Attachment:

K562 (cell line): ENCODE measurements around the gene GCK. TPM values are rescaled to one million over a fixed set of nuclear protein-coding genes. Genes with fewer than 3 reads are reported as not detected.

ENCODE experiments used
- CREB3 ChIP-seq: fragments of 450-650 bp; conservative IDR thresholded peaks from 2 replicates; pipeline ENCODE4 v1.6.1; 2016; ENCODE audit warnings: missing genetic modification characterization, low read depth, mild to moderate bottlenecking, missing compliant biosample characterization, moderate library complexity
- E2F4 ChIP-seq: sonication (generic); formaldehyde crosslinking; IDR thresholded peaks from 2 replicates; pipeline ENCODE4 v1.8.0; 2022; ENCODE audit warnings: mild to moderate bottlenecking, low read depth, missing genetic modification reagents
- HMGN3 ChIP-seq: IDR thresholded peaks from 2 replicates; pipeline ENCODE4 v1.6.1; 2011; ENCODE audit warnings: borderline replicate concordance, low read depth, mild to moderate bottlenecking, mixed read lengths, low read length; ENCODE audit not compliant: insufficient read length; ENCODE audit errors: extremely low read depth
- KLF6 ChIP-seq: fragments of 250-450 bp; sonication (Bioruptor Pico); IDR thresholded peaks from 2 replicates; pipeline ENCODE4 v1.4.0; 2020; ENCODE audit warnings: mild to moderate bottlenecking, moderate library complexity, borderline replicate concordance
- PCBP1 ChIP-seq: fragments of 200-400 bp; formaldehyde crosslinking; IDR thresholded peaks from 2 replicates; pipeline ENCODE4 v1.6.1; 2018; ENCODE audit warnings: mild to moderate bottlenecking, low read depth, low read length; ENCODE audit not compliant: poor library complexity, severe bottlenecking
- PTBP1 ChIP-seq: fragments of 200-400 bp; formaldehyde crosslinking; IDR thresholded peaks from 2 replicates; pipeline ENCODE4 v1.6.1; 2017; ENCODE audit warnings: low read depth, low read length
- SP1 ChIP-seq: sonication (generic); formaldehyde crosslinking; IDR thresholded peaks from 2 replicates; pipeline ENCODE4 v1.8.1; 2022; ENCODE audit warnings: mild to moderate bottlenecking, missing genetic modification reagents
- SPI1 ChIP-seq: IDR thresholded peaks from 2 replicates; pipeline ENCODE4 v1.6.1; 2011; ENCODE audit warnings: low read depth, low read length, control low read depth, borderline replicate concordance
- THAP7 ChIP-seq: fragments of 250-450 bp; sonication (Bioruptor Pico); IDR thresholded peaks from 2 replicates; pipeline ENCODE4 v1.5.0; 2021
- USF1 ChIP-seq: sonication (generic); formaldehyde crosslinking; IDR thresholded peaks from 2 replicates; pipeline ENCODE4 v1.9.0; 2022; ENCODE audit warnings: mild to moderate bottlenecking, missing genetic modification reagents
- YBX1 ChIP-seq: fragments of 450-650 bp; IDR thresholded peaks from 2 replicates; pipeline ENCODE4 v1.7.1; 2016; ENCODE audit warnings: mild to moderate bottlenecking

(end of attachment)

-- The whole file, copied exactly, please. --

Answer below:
K562 (cell line): ENCODE measurements around the gene GCK. TPM values are rescaled to one million over a fixed set of nuclear protein-coding genes. Genes with fewer than 3 reads are reported as not detected.

ENCODE experiments used
- CREB3 ChIP-seq: fragments of 450-650 bp; conservative IDR thresholded peaks from 2 replicates; pipeline ENCODE4 v1.6.1; 2016; ENCODE audit warnings: missing genetic modification characterization, low read depth, mild to moderate bottlenecking, missing compliant biosample characterization, moderate library complexity
- E2F4 ChIP-seq: sonication (generic); formaldehyde crosslinking; IDR thresholded peaks from 2 replicates; pipeline ENCODE4 v1.8.0; 2022; ENCODE audit warnings: mild to moderate bottlenecking, low read depth, missing genetic modification reagents
- HMGN3 ChIP-seq: IDR thresholded peaks from 2 replicates; pipeline ENCODE4 v1.6.1; 2011; ENCODE audit warnings: borderline replicate concordance, low read depth, mild to moderate bottlenecking, mixed read lengths, low read length; ENCODE audit not compliant: insufficient read length; ENCODE audit errors: extremely low read depth
- KLF6 ChIP-seq: fragments of 250-450 bp; sonication (Bioruptor Pico); IDR thresholded peaks from 2 replicates; pipeline ENCODE4 v1.4.0; 2020; ENCODE audit warnings: mild to moderate bottlenecking, moderate library complexity, borderline replicate concordance
- PCBP1 ChIP-seq: fragments of 200-400 bp; formaldehyde crosslinking; IDR thresholded peaks from 2 replicates; pipeline ENCODE4 v1.6.1; 2018; ENCODE audit warnings: mild to moderate bottlenecking, low read depth, low read length; ENCODE audit not compliant: poor library complexity, severe bottlenecking
- PTBP1 ChIP-seq: fragments of 200-400 bp; formaldehyde crosslinking; IDR thresholded peaks from 2 replicates; pipeline ENCODE4 v1.6.1; 2017; ENCODE audit warnings: low read depth, low read length
- SP1 ChIP-seq: sonication (generic); formaldehyde crosslinking; IDR thresholded peaks from 2 replicates; pipeline ENCODE4 v1.8.1; 2022; ENCODE audit warnings: mild to moderate bottlenecking, missing genetic modification reagents
- SPI1 ChIP-seq: IDR thresholded peaks from 2 replicates; pipeline ENCODE4 v1.6.1; 2011; ENCODE audit warnings: low read depth, low read length, control low read depth, borderline replicate concordance
- THAP7 ChIP-seq: fragments of 250-450 bp; sonication (Bioruptor Pico); IDR thresholded peaks from 2 replicates; pipeline ENCODE4 v1.5.0; 2021
- USF1 ChIP-seq: sonication (generic); formaldehyde crosslinking; IDR thresholded peaks from 2 replicates; pipeline ENCODE4 v1.9.0; 2022; ENCODE audit warnings: mild to moderate bottlenecking, missing genetic modification reagents
- YBX1 ChIP-seq: fragments of 450-650 bp; IDR thresholded peaks from 2 replicates; pipeline ENCODE4 v1.7.1; 2016; ENCODE audit warnings: mild to moderate bottlenecking